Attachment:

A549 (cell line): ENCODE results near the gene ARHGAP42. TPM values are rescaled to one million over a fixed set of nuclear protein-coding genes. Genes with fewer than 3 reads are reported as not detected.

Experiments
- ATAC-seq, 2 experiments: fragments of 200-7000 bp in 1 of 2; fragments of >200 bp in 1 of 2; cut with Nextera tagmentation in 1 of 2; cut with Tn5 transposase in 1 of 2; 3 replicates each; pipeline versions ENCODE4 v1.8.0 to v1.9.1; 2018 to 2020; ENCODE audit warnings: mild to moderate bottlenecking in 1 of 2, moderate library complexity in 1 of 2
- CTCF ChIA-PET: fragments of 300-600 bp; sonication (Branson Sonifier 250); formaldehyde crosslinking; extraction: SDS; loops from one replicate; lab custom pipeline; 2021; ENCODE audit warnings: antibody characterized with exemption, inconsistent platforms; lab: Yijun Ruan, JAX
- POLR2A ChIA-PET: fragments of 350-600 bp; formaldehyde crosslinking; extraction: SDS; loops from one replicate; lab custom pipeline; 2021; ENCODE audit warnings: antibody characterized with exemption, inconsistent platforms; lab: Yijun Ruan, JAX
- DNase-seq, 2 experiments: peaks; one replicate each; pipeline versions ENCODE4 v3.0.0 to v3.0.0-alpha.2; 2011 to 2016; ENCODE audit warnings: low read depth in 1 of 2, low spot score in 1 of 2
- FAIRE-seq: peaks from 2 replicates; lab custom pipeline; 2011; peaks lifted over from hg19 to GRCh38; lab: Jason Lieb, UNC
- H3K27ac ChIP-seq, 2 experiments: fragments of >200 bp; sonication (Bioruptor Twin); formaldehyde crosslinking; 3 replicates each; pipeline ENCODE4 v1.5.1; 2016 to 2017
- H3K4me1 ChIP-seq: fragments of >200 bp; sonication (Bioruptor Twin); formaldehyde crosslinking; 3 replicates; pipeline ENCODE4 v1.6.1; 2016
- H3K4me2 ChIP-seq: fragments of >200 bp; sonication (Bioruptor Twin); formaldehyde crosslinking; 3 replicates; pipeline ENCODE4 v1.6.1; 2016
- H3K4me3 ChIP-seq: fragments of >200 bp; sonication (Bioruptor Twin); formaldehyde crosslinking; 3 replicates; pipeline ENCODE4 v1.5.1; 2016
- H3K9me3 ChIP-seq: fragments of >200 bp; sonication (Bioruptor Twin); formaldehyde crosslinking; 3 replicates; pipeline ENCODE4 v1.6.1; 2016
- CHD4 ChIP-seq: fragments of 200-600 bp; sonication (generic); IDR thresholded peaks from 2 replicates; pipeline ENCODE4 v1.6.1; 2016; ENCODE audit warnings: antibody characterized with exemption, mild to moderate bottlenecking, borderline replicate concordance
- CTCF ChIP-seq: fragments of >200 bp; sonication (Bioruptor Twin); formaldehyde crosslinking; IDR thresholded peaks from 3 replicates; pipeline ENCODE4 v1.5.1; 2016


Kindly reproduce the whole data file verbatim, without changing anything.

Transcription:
A549 (cell line): ENCODE results near the gene ARHGAP42. TPM values are rescaled to one million over a fixed set of nuclear protein-coding genes. Genes with fewer than 3 reads are reported as not detected.

Experiments
- ATAC-seq, 2 experiments: fragments of 200-7000 bp in 1 of 2; fragments of >200 bp in 1 of 2; cut with Nextera tagmentation in 1 of 2; cut with Tn5 transposase in 1 of 2; 3 replicates each; pipeline versions ENCODE4 v1.8.0 to v1.9.1; 2018 to 2020; ENCODE audit warnings: mild to moderate bottlenecking in 1 of 2, moderate library complexity in 1 of 2
- CTCF ChIA-PET: fragments of 300-600 bp; sonication (Branson Sonifier 250); formaldehyde crosslinking; extraction: SDS; loops from one replicate; lab custom pipeline; 2021; ENCODE audit warnings: antibody characterized with exemption, inconsistent platforms; lab: Yijun Ruan, JAX
- POLR2A ChIA-PET: fragments of 350-600 bp; formaldehyde crosslinking; extraction: SDS; loops from one replicate; lab custom pipeline; 2021; ENCODE audit warnings: antibody characterized with exemption, inconsistent platforms; lab: Yijun Ruan, JAX
- DNase-seq, 2 experiments: peaks; one replicate each; pipeline versions ENCODE4 v3.0.0 to v3.0.0-alpha.2; 2011 to 2016; ENCODE audit warnings: low read depth in 1 of 2, low spot score in 1 of 2
- FAIRE-seq: peaks from 2 replicates; lab custom pipeline; 2011; peaks lifted over from hg19 to GRCh38; lab: Jason Lieb, UNC
- H3K27ac ChIP-seq, 2 experiments: fragments of >200 bp; sonication (Bioruptor Twin); formaldehyde crosslinking; 3 replicates each; pipeline ENCODE4 v1.5.1; 2016 to 2017
- H3K4me1 ChIP-seq: fragments of >200 bp; sonication (Bioruptor Twin); formaldehyde crosslinking; 3 replicates; pipeline ENCODE4 v1.6.1; 2016
- H3K4me2 ChIP-seq: fragments of >200 bp; sonication (Bioruptor Twin); formaldehyde crosslinking; 3 replicates; pipeline ENCODE4 v1.6.1; 2016
- H3K4me3 ChIP-seq: fragments of >200 bp; sonication (Bioruptor Twin); formaldehyde crosslinking; 3 replicates; pipeline ENCODE4 v1.5.1; 2016
- H3K9me3 ChIP-seq: fragments of >200 bp; sonication (Bioruptor Twin); formaldehyde crosslinking; 3 replicates; pipeline ENCODE4 v1.6.1; 2016
- CHD4 ChIP-seq: fragments of 200-600 bp; sonication (generic); IDR thresholded peaks from 2 replicates; pipeline ENCODE4 v1.6.1; 2016; ENCODE audit warnings: antibody characterized with exemption, mild to moderate bottlenecking, borderline replicate concordance
- CTCF ChIP-seq: fragments of >200 bp; sonication (Bioruptor Twin); formaldehyde crosslinking; IDR thresholded peaks from 3 replicates; pipeline ENCODE4 v1.5.1; 2016